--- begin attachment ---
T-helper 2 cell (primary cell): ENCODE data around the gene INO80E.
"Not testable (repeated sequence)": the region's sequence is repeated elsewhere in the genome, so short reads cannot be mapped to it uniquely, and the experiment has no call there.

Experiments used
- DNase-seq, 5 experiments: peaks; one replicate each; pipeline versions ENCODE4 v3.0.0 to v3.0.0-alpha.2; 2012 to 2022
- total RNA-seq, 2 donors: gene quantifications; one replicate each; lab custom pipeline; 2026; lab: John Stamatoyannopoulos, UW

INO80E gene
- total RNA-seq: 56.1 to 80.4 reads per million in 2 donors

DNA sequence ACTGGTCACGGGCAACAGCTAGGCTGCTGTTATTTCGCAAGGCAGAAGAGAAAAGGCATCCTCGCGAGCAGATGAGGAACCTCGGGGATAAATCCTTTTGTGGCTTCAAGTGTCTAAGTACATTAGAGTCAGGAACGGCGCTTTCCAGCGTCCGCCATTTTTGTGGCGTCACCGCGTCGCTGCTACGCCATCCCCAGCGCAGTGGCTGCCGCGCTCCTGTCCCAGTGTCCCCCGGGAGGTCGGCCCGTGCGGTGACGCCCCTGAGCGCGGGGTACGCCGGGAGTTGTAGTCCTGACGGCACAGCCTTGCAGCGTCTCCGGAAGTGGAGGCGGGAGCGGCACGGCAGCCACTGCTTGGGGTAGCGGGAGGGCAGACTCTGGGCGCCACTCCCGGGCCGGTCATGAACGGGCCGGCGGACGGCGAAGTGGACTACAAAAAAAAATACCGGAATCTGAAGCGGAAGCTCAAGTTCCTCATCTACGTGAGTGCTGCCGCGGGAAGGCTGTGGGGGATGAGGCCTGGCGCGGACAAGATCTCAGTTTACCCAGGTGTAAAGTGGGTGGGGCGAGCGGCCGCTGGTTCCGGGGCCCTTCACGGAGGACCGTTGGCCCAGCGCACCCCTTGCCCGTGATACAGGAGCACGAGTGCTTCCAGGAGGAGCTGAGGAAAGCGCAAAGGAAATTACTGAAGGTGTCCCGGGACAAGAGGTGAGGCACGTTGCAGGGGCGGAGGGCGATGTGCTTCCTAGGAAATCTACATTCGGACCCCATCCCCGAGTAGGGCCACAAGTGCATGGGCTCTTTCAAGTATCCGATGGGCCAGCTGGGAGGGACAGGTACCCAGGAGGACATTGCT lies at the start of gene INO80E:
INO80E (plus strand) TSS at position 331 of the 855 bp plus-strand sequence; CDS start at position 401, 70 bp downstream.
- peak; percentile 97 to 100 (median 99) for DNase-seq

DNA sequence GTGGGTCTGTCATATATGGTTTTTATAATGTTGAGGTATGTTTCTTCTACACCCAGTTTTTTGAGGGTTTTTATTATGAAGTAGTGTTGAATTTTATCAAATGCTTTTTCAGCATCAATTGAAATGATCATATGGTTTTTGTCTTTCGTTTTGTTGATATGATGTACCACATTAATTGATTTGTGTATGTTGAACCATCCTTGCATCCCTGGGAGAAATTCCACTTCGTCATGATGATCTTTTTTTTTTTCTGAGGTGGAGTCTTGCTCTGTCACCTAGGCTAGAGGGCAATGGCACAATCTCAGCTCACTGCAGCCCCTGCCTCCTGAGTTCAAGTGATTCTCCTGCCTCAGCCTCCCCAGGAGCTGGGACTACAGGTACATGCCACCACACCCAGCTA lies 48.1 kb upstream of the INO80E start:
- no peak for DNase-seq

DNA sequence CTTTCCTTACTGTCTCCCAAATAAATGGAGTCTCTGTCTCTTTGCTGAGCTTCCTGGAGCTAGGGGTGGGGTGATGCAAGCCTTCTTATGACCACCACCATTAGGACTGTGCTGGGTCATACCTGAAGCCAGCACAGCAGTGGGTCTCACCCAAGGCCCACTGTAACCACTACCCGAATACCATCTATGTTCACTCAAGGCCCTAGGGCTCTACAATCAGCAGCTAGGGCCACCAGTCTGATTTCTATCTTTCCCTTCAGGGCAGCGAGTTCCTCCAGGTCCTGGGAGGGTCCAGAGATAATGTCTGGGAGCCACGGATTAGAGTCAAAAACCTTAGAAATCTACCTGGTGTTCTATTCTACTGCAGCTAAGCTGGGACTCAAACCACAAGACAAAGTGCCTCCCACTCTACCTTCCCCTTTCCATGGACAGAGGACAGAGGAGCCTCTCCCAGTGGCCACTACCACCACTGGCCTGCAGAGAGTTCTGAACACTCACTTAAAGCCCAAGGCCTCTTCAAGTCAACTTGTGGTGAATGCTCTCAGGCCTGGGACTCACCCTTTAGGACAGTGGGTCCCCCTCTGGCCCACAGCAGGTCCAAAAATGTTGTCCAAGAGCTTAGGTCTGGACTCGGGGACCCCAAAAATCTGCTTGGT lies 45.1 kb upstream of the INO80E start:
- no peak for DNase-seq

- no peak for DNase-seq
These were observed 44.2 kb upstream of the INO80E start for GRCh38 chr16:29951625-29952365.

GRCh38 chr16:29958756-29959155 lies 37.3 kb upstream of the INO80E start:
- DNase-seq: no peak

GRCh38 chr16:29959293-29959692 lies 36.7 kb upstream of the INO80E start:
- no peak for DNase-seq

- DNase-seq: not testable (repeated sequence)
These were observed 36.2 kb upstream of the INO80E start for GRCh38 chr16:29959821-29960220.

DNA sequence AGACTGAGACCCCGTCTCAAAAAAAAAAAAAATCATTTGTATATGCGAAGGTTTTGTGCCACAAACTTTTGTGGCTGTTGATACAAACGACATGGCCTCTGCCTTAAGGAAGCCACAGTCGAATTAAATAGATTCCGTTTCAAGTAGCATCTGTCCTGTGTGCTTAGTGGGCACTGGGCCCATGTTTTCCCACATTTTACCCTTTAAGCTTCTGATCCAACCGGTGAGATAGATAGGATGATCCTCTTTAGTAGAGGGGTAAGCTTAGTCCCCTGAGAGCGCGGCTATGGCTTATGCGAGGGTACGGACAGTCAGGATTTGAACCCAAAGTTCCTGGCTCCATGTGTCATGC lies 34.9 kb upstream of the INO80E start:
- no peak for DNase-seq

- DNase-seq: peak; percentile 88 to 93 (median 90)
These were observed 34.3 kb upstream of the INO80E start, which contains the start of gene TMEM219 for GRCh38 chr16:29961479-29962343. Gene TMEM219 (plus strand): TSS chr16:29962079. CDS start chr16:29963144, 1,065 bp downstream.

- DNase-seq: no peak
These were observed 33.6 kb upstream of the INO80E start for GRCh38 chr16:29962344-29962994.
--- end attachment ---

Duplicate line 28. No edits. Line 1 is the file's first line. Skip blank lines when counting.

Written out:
These were observed 33.6 kb upstream of the INO80E start for GRCh38 chr16:29962344-29962994.